The Department of Education says that it will cut free school bus service to seventh- and eighth-grade students next year.
The move is meant to spare classrooms from the state budget cuts.
The DOE says the state only requires that students be bused through sixth grade.
According to the DOE, a total of 70 schools and about 4,600 students will be affected. Nearly 3,000 of those students live on Staten Island, where for the last 18 years the service has been provided due to the shortage of public transportation in the borough.
However, students will be eligible for free student MetroCards.
The Metropolitan Transportation Authority has proposed eliminating student MetroCards starting next school year.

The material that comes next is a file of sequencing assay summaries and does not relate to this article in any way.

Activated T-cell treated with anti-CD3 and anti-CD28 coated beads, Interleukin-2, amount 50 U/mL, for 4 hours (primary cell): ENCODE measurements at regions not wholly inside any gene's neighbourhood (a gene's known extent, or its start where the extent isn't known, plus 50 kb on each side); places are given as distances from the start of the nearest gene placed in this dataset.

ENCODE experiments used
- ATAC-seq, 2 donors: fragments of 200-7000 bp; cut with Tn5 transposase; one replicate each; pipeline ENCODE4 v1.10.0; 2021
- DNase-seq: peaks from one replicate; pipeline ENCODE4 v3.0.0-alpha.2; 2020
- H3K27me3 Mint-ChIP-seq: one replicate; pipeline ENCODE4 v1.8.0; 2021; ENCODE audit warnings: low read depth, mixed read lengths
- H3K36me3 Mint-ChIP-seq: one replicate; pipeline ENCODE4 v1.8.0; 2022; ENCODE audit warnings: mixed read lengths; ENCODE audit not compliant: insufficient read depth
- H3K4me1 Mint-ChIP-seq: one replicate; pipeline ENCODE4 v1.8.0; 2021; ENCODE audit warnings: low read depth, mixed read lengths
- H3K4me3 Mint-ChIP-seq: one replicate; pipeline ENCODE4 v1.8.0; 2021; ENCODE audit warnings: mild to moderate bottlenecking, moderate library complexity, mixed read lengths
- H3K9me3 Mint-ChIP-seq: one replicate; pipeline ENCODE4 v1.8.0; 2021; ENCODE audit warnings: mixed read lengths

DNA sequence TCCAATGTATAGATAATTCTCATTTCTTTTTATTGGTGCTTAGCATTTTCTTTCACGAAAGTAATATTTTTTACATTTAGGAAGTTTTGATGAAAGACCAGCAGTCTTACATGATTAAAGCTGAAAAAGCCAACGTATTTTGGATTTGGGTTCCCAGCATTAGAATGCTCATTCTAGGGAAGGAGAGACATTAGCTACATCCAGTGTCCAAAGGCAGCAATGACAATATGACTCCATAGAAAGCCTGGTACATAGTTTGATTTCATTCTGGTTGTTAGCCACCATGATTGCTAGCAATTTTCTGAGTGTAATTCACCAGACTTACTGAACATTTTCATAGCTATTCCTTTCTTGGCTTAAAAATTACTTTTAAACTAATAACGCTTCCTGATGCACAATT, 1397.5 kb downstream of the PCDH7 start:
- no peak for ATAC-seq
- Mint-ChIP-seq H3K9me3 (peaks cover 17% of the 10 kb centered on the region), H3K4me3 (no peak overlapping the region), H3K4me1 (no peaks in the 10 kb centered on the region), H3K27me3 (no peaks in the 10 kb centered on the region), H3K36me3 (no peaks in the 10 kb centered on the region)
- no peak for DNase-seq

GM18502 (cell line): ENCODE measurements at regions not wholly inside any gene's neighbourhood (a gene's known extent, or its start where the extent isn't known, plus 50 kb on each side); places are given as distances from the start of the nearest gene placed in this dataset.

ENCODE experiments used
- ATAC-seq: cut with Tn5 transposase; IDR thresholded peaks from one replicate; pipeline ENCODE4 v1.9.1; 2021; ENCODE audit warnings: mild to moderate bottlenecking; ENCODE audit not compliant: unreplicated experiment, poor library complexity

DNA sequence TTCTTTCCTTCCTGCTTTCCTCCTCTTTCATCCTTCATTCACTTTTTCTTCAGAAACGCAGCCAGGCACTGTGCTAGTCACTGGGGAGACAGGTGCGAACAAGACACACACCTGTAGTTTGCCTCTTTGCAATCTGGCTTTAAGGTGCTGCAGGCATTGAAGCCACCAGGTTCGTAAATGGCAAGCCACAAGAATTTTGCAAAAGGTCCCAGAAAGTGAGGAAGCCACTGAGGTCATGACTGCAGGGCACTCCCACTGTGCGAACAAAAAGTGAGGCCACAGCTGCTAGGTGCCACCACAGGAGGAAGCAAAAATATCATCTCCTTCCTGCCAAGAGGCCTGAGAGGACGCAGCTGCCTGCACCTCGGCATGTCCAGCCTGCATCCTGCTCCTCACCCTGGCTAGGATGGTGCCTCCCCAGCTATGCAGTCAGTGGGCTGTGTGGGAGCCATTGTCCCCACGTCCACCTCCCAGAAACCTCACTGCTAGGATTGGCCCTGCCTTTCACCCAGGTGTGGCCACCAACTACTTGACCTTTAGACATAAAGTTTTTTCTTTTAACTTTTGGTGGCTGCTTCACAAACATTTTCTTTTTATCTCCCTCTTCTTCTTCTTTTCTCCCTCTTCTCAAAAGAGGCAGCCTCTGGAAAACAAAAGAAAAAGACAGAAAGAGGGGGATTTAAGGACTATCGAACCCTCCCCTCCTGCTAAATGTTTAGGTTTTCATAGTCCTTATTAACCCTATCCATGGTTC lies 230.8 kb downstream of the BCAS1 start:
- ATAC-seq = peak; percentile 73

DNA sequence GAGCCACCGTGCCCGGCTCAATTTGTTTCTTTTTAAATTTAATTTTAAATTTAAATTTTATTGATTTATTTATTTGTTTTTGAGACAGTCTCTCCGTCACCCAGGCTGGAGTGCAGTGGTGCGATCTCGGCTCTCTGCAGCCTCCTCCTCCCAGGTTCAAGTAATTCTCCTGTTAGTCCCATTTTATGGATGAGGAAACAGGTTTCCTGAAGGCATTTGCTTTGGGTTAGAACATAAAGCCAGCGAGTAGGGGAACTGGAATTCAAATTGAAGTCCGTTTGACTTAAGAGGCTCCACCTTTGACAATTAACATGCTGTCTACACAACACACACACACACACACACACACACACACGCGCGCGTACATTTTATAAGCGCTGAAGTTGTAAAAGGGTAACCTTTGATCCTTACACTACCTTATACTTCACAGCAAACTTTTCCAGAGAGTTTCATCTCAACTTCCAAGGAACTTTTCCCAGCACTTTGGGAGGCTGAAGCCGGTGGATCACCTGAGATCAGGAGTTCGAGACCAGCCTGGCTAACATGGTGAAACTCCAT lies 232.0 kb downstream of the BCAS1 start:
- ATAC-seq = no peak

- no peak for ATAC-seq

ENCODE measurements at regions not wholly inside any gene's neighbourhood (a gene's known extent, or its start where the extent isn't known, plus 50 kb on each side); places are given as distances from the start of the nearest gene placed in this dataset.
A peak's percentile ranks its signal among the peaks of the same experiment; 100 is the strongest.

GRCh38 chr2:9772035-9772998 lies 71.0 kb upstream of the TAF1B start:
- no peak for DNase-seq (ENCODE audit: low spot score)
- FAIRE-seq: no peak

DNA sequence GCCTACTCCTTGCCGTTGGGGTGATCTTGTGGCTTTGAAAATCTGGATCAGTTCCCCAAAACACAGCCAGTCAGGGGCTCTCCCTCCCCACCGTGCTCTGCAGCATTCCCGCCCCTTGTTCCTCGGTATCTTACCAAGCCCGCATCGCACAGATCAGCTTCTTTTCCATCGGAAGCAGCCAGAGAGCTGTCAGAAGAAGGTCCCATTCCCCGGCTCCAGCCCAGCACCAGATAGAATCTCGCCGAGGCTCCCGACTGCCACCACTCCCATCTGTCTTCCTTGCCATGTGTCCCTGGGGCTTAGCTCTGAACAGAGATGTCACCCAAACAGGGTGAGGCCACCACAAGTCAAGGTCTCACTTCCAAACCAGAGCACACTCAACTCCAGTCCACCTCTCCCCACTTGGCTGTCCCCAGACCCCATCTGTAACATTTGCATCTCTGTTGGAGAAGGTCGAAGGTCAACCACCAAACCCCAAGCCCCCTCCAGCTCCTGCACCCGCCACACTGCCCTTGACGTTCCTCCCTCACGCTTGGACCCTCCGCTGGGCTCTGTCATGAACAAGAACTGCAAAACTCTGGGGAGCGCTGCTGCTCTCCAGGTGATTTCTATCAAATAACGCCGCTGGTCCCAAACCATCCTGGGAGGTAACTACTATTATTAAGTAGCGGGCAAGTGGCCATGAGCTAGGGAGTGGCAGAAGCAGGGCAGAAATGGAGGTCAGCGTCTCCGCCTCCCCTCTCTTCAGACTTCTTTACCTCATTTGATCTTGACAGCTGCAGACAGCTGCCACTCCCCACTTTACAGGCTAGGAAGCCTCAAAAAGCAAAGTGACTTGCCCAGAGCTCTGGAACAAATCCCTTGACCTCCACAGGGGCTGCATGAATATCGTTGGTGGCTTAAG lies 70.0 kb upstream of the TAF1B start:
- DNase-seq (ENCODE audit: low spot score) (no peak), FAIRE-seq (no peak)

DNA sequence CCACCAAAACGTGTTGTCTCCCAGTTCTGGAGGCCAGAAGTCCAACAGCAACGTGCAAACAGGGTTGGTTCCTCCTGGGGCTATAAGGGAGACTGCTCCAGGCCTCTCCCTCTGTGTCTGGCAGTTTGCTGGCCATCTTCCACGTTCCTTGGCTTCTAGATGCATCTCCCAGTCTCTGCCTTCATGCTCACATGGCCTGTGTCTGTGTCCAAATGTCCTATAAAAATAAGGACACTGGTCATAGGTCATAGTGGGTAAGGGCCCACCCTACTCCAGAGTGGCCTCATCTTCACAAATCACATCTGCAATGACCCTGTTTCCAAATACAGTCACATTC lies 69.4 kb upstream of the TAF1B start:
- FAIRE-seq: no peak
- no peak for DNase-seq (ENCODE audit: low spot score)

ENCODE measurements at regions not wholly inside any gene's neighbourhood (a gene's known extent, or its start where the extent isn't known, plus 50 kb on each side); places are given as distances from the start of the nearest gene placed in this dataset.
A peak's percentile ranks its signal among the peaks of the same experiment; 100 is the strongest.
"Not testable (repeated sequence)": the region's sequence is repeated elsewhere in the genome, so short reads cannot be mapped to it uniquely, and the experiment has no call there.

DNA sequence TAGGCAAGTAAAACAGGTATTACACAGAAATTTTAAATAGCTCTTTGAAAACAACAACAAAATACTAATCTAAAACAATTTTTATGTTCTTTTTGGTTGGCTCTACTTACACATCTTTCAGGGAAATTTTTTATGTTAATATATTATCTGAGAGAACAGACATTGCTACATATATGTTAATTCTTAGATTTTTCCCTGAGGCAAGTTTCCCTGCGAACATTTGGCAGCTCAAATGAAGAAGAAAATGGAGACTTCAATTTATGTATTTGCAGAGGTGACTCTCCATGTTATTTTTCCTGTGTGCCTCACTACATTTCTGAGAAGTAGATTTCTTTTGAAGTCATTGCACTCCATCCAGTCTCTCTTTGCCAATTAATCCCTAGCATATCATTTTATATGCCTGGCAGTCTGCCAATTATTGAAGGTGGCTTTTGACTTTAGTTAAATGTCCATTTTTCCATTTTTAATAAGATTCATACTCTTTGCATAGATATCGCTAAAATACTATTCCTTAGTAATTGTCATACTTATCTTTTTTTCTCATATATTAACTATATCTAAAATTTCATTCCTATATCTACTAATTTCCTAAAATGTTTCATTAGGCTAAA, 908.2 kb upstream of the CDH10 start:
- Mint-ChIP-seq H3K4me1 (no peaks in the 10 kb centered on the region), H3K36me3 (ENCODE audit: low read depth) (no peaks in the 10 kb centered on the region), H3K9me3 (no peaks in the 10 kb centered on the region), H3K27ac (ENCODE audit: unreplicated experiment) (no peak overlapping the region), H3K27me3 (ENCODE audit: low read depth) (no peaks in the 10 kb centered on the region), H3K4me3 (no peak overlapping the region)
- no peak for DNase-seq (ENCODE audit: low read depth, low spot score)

“We’re at a time where our budget is significantly down, and we’re trying to protect our students in our schools and teachers as much as we possibly can,” said School Chancellor Joel Klein. “So you can’t cut money from things that don’t take money, and buses are one of those things that take money. So we’re looking at every way to try to save.”
Students who were taking the buses said they were not pleased with the cut routes.
“It’s sad. I feel bad for people who live far,” said one student.
“It’s going to be mad different, probably going to be waking up early. It’s not going to feel right,” said another.
Education officials say some students with hardship may actually still qualify for busing at the Office of Pupil Transportation, based on the nearby availability of public transportation and pedestrian safety in the area.
Schools are expecting a budget cut of $500 million from the state and the potential layoff of more than 4,000 teachers.
DOE officials say the move will save the department $3.4 million.